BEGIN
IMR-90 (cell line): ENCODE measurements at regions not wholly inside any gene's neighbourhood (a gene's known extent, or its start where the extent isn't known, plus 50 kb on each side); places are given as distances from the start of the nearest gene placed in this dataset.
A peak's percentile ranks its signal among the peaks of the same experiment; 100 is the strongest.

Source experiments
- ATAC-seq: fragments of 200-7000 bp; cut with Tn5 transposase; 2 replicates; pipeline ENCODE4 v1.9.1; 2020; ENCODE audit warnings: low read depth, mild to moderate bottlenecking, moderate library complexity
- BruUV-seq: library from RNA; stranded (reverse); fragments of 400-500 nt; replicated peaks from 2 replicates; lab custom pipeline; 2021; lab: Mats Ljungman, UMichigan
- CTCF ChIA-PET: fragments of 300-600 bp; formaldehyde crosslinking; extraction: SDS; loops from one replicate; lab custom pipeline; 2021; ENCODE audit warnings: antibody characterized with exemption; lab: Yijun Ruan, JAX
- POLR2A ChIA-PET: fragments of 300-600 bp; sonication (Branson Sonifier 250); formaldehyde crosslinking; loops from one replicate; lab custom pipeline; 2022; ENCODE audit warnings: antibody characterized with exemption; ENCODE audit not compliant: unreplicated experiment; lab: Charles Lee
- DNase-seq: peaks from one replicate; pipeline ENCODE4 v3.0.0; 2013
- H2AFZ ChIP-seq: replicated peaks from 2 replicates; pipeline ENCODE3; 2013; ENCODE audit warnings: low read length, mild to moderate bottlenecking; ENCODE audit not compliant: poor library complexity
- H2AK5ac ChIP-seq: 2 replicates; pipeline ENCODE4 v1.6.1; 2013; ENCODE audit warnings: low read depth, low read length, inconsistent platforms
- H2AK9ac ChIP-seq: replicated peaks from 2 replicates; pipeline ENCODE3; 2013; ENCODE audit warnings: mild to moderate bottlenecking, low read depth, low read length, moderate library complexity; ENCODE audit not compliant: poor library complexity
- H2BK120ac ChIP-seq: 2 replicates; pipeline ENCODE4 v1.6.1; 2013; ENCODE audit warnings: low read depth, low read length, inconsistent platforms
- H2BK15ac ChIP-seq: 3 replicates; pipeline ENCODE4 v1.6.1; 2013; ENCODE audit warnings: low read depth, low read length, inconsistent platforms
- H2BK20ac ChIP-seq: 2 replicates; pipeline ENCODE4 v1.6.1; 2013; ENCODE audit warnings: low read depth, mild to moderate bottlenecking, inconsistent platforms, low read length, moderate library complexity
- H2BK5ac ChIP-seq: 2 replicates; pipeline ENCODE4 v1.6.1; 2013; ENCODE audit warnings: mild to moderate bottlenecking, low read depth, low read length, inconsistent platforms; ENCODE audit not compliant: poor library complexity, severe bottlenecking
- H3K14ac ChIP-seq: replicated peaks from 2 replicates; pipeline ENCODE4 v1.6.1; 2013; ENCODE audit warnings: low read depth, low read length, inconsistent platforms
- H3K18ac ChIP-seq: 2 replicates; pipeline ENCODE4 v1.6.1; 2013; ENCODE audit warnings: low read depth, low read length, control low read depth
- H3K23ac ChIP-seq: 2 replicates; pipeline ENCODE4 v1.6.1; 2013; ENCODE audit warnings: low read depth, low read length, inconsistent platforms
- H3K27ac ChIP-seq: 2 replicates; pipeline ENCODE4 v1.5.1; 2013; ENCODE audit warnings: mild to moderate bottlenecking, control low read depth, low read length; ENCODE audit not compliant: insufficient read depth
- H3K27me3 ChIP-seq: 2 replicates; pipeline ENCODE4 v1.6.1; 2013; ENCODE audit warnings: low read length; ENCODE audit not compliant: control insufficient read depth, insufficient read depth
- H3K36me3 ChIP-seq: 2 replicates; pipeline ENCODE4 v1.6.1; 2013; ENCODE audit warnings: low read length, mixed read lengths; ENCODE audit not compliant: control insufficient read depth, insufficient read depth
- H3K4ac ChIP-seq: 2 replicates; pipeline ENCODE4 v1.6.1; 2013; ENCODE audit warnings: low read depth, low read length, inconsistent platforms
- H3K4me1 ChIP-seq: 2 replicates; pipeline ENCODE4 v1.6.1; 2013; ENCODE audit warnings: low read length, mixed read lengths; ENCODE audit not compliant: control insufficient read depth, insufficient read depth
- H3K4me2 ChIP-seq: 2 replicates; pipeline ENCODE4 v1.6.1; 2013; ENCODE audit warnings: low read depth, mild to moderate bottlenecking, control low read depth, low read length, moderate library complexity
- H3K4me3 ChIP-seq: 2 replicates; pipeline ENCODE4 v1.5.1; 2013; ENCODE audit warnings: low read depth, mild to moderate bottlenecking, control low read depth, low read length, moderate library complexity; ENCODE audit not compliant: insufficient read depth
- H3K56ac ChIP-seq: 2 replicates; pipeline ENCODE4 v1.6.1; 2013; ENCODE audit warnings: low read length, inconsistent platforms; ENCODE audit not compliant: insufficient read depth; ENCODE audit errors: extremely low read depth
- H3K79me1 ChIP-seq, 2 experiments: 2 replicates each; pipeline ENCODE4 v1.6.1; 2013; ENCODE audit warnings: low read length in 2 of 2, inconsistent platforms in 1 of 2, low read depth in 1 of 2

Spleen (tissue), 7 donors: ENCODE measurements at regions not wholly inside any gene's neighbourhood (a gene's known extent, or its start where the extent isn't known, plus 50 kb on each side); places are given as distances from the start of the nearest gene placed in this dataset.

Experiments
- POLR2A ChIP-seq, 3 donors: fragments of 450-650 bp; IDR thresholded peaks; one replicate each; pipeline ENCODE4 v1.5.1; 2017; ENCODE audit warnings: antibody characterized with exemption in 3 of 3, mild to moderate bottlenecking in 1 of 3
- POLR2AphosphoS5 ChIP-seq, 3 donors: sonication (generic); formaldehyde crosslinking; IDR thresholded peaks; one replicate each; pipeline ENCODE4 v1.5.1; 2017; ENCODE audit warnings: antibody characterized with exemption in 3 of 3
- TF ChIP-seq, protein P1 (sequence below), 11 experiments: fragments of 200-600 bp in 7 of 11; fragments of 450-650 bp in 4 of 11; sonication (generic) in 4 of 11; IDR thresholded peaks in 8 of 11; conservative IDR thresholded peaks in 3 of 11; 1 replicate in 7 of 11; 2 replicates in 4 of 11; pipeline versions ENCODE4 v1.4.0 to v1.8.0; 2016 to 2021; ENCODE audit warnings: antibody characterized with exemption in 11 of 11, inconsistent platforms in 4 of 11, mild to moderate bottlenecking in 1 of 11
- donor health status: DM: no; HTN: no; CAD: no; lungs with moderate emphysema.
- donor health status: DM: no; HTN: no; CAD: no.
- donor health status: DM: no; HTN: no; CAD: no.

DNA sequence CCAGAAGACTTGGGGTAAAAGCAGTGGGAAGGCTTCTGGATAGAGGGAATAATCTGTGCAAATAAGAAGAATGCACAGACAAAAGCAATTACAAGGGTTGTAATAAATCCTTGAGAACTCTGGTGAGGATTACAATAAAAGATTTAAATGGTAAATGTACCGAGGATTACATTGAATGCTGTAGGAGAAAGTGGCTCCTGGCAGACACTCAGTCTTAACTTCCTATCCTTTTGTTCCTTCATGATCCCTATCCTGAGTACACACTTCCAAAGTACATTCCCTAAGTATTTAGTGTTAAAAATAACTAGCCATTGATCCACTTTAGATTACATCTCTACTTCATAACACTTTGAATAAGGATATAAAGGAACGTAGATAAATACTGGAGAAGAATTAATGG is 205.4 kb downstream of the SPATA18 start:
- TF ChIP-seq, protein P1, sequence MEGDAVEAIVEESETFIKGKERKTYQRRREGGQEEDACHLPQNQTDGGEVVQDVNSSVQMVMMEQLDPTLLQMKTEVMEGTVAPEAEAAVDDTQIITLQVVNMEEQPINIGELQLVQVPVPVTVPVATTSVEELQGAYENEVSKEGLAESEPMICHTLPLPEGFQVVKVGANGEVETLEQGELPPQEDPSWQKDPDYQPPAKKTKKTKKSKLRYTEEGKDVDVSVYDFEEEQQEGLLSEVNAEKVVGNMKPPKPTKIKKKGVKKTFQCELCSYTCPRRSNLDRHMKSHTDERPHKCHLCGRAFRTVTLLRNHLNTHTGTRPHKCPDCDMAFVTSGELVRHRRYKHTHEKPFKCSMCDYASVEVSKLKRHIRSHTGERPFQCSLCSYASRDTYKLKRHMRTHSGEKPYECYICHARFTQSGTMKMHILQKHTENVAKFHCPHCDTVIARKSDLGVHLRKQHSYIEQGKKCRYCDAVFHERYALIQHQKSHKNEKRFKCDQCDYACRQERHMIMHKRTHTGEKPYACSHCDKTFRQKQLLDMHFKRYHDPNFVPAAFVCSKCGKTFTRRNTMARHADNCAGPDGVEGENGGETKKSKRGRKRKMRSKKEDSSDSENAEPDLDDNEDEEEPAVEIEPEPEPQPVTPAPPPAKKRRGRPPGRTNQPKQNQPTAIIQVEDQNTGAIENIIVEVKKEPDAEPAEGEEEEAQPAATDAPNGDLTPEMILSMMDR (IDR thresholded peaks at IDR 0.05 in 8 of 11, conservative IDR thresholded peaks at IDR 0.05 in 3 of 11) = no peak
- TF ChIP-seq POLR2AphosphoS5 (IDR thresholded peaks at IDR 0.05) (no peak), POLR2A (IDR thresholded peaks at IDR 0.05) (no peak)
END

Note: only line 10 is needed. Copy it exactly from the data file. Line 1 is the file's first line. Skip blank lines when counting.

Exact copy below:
- H2AK5ac ChIP-seq: 2 replicates; pipeline ENCODE4 v1.6.1; 2013; ENCODE audit warnings: low read depth, low read length, inconsistent platforms